Juan Gris was the Third Musketeer of Cubism, and actually pushed Cubism further to its logical conclusion until his ultimely death in 1927 at the age of 39. His pictures are a joy to look at!
The Spanish artist Juan Gris, b. Mar. 13, 1887, d. May 11, 1927, was, with Pablo Picasso and Georges Braque, one of the first and greatest exponents of the cubist idiom in painting.
Originally named Jose Victoriano Gonzalez, he adopted the pseudonym by which he is known after moving (1906) to Paris, where he lived as Picasso's friend and neighbor. Between 1907 and 1912 he watched closely the development of the cubist style and in 1912 exhibited his Homage to Picasso (collection of Mrs. and Mrs. Leigh Block, Chicago), which established his reputation as a painter of the first rank. He worked closely with Picasso and Braque until the outbreak of World War I, adapting what had been their intuitively generated innovations to his own methodical temperament.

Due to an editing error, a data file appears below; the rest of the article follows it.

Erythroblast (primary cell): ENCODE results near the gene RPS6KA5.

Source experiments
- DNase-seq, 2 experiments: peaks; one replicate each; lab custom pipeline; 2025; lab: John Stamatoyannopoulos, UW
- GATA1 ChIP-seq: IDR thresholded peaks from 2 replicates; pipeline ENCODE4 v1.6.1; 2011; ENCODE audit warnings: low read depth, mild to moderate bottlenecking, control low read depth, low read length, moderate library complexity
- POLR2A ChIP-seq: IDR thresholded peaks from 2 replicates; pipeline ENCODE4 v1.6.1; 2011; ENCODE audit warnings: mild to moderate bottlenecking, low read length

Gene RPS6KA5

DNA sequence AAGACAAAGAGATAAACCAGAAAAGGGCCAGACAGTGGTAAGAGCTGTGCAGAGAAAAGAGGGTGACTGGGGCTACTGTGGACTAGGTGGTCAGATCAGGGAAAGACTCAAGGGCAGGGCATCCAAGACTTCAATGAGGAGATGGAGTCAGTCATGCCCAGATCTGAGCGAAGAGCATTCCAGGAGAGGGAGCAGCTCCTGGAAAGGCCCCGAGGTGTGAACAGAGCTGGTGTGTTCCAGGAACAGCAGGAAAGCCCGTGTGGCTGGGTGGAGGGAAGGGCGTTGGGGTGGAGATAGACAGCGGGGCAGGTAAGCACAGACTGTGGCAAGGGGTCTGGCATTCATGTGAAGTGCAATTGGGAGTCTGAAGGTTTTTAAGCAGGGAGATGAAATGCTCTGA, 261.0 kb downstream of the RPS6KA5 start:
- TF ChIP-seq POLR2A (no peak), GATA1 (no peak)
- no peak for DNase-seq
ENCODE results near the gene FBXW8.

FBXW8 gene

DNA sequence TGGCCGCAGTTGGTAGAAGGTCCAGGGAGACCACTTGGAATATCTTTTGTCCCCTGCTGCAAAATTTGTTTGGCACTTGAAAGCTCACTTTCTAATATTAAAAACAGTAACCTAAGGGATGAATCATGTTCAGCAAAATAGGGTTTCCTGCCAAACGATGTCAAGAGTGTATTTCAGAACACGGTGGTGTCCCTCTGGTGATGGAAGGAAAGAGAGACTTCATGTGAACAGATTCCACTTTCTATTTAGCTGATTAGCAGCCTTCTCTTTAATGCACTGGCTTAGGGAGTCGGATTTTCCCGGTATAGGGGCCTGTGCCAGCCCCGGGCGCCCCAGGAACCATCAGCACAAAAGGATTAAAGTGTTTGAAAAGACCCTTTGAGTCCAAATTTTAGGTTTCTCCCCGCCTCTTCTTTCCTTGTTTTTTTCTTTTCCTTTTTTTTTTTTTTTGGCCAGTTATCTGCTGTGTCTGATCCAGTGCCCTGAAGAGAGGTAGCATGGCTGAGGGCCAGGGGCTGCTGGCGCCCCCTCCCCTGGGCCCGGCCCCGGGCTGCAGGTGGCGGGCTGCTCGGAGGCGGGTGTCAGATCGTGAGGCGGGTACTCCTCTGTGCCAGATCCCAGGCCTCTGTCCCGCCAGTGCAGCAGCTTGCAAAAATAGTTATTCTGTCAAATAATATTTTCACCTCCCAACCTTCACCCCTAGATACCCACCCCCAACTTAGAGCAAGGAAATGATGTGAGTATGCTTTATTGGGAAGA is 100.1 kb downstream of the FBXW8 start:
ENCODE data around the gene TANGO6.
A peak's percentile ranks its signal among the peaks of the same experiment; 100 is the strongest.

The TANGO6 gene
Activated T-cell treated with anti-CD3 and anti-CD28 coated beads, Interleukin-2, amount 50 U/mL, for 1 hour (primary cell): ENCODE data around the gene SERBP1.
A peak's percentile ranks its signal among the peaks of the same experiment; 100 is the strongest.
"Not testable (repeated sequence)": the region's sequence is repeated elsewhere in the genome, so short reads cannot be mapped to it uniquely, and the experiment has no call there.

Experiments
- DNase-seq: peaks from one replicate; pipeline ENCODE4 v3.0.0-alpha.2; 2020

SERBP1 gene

In the 1920s, Gris designed costumes and scenery for Serge DIAGHILEV's Ballets Russes. He also completed some of the boldest and most mature statements of his cubist style, with landscape-still lifes that compress interiors and exteriors into synthetic cubist compositions, such as Le Canigou (1921; Albright-Knox Art Gallery, Buffalo, N.Y.), and figure paintings, especially the fine series of clowns that includes Two Pierrots (1922; collection of Mr. and Mrs. Harold Hecht, Beverly Hills, Calif.).
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